Monday, April 4, 2016

Salvaging Your Pictures with Photoshop


I recently got back from Mexico City. While I love solo travel, one of the downsides (for me, at least) is an album full of awesome shots of buildings, food, people, food, fauna and flora, food, etc... but little proof of you in them. Camera phones and selfies have made this less of an issue, but it's still nice to have some pictures of you doing something other than holding your phone aloft to get the most flattering angle. I try to make a point of relying on the kindness of strangers in hopes of getting a decent picture of myself each time I travel. But often, the results can be disappointing...


Like this.

I'd spotted a friendly-looking guy taking photos of his wife and kids and offered to snap one of the entire family. Then I asked, in broken Spanish, if they'd mind taking one of me. To his credit, my new photographer friend took a couple of shots and lined me up between the buildings on the second one. But it was also a cloudy, grayish morning and the shade cast by my hat didn't help matters.

Luckily, I know my way around Photoshop. I play around with the curves and vibrance on most of my travel snapshots. But some, especially those rare photos of me, require a little extra TLC. Here are the ten steps I used to take this image from recycle bin-material to possible profile pic:

1) Auto Lighten
Image>Adjustments>Shadows/Highlights is an incredible tool. It bypasses a lot of fiddly stuff and instead allows you to adjust the brightness of shadows or highlights alone, as well as offering an automatic suggestion for each pic. I usually prefer more depth of shadow than it suggests, but it's easy to play with. I literally gasped when I ran this photo through the tool - it often brings out data you never knew your picture had, but this was a particularly dramatic difference.

2) Saturation
One of the trends right now - one I follow - is overly saturated colors. I'll probably look back in ten years and cringe at how dated it looks (tumblr is already favoring a darker palette), but in this case, the yellow of my sweater is truer to life after being shopped using Image>Adjustments>Vibrance.

3) Straighten
90% of the time, my pictures list to the right, because when you press the shutter, the camera tilts slightly. Use Ctrl+A and Ctrl+T to straighten your image so your verticals are vertical, using the ruler guides if need be.

4) Pull Corners
Most point and shoot cameras get a bit distorted around the edges of a photo. Since there's no detail at the top of the photo, the picture seems bottom-heavy. I fixed this by pulling the top corners out while holding the Ctrl button, creating a trapezoid shape which was automatically cropped back into a rectangle thanks to my canvas space.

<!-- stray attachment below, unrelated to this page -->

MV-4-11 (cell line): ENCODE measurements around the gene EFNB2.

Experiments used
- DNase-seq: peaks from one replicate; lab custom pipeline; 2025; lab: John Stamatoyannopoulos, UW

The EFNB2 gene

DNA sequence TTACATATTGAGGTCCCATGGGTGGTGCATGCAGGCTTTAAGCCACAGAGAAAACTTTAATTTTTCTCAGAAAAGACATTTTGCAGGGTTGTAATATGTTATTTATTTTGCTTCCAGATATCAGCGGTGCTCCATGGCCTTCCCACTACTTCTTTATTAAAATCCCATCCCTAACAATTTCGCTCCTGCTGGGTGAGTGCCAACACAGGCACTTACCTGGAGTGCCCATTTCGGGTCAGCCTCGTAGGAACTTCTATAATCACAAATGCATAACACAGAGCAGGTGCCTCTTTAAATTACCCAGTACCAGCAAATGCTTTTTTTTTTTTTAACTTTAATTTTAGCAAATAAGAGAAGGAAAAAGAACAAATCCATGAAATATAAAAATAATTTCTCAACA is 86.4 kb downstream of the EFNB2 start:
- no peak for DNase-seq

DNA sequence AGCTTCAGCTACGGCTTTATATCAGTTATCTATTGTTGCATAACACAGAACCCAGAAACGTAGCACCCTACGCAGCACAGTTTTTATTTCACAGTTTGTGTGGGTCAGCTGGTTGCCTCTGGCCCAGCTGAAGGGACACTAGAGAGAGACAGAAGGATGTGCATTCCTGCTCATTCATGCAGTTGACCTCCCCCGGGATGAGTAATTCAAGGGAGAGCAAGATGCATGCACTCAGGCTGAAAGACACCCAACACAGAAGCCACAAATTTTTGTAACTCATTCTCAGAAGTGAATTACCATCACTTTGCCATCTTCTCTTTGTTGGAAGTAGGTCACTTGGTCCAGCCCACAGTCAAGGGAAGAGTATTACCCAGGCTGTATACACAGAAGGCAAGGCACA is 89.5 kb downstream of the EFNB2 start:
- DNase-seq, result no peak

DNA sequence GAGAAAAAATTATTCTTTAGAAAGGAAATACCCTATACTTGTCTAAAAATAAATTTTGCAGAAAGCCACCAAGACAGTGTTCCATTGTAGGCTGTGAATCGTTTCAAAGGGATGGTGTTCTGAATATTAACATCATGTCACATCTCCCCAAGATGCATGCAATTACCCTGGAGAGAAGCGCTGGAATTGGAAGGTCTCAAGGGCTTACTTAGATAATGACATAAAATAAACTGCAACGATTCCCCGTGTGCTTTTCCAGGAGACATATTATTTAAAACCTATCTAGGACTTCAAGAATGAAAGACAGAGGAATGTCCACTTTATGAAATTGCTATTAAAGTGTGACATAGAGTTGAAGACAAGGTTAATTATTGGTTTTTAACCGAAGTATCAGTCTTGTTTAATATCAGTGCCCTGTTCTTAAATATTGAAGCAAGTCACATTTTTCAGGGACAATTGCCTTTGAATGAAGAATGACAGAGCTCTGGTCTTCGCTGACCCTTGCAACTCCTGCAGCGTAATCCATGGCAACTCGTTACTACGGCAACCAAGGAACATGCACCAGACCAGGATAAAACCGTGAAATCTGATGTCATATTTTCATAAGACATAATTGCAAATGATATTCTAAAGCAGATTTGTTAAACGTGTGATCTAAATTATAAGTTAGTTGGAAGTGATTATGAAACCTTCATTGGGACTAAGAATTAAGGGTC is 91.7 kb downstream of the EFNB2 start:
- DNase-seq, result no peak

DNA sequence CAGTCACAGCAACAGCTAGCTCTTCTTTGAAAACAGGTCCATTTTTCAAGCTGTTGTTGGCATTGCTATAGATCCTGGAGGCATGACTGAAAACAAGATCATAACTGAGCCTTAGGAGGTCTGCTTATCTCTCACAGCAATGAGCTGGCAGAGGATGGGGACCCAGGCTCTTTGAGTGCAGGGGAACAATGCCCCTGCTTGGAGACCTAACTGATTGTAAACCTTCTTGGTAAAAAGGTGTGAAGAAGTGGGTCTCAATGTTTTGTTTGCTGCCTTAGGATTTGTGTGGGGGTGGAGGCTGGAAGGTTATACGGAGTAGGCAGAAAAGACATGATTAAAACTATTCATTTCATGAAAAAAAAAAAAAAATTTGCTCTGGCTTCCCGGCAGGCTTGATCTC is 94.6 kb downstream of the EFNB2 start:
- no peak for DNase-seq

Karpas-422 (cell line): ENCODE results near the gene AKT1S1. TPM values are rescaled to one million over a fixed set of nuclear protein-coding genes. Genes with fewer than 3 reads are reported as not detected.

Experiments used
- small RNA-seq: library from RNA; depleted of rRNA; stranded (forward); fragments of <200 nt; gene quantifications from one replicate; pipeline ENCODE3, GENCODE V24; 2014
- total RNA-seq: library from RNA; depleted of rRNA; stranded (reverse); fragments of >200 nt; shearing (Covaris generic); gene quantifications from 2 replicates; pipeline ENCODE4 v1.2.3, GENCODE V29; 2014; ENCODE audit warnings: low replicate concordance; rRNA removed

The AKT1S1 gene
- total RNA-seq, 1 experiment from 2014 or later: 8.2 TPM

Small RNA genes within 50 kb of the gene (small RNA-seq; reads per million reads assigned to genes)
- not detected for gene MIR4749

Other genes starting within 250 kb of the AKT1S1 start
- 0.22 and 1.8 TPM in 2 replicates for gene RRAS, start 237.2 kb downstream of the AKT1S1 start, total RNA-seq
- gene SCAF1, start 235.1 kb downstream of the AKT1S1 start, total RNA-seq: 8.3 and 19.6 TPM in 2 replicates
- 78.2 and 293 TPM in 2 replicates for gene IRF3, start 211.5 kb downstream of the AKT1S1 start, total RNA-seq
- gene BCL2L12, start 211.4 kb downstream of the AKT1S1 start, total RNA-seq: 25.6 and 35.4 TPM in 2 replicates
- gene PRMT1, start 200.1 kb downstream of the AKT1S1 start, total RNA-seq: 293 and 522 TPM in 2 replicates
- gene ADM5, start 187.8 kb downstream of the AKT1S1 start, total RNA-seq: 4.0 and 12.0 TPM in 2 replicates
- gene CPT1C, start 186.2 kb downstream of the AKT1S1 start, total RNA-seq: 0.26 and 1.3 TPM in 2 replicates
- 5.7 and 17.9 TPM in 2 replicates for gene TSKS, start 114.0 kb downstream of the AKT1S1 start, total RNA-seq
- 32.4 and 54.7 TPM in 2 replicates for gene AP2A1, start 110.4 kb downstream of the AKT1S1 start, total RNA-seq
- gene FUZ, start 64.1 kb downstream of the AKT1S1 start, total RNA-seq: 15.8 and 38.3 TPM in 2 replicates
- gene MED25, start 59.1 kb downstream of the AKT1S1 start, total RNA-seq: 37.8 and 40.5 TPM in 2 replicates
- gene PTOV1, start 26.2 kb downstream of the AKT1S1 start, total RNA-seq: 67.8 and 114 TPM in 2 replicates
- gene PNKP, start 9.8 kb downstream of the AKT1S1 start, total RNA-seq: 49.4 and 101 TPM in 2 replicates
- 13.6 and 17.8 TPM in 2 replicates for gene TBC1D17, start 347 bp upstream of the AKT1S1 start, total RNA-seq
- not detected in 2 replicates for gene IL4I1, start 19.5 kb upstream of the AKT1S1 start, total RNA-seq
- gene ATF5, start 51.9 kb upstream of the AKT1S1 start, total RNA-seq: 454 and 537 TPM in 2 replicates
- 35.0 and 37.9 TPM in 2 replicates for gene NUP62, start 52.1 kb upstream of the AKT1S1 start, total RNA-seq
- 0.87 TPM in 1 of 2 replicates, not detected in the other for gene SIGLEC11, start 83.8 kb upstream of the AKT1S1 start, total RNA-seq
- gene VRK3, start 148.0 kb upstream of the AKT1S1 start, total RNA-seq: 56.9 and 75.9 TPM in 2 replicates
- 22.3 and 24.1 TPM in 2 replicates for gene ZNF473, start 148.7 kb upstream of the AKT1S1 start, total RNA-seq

5) Crop
Because I'm the center of attention, natch. Cropping removes the cavernous doorway on the right, which was both distracting and darkened the overall look of the picture without adding much visual interest. However, I kept the kid on the right because his yellow shirt picks up on the color in my cardigan. (Meanwhile, the girl on the left in the red coat balances out my brilliant lipstick, which I was forced to buy at Sanborns, having forgotten to pack mine.)

6) Lighten
When I played with the lighting, I realized the background was actually pretty close to where I wanted it to be. (There's not a lot you can do for a washed out sky.) So rather than lighten the whole picture - which I typically do by using the Image>Adjustment>Curves instead of Brightness/Contrast - I copy-pasted an oval around my upper body and went around the edges with an eraser at 30% opacity. Then I lightened my new layer as needed, while attempting to keep the change in lighting gradual and natural-looking. You can still spot a definite halo-effect on the buildings in the background, but doing this on a separate layer creates a more even effect than using the dodge tool.

7) Lighten again
My face was still in shadow, thanks to my hat doing its job. This time, I copy-pasted just my head and lightened and upped the saturation on this layer. The top of my hat was now too light, so I erased that for a more natural look.

8) Liquify Arms
Because I'm vain like that. Liquify is probably the most controversial tool in Photoshop, as it's what practically every modern print ad uses to tuck in waistlines and lengthen limbs. I'm cool with using it within reason - as long as I still look like myself, I like to enjoy looking at my vacation photos.

9) C/P tile pattern so liquify isn't noticable
This is the super-important step that the Kardashians et al. always forget when liquifying their waistlines. Copy-paste the original floor, wall, door frame, etc so that you don't have give-away warping.

10) Fix my teeth
Because Photoshop is cheaper than veneers. It's less of an issue on pictures taken from a distance, but a dentist did a pretty horrible job with a dental bonding on one of my front teeth a few years ago, and it's something I'm still self-conscious about. Every time I save up the money to fix it, I decide I'd rather spend it on travel! So I'm now a pro at dental reconstruction on Photoshop.

Phew. After all that work - which took ten minutes, tops - I now have a lovely, memorable shot of me at the Castillo de Chapultepec. Pre-Photoshop, I would have chucked it out, or at least lamented about the weather and light that day -



Yay!

This post isn't meant to be a tutorial, but to give you an idea of how you can rescue your own travel photos by playing around with Photoshop. I use Adobe CS5 as I was able to get an educators discount on it, but there are less expensive products out there that do similar things. Do you use imaging software to correct or enhance your own travel photos? If so, I'd love links to work (I'm always up for learning new tricks) - and if not, what's stopping you?

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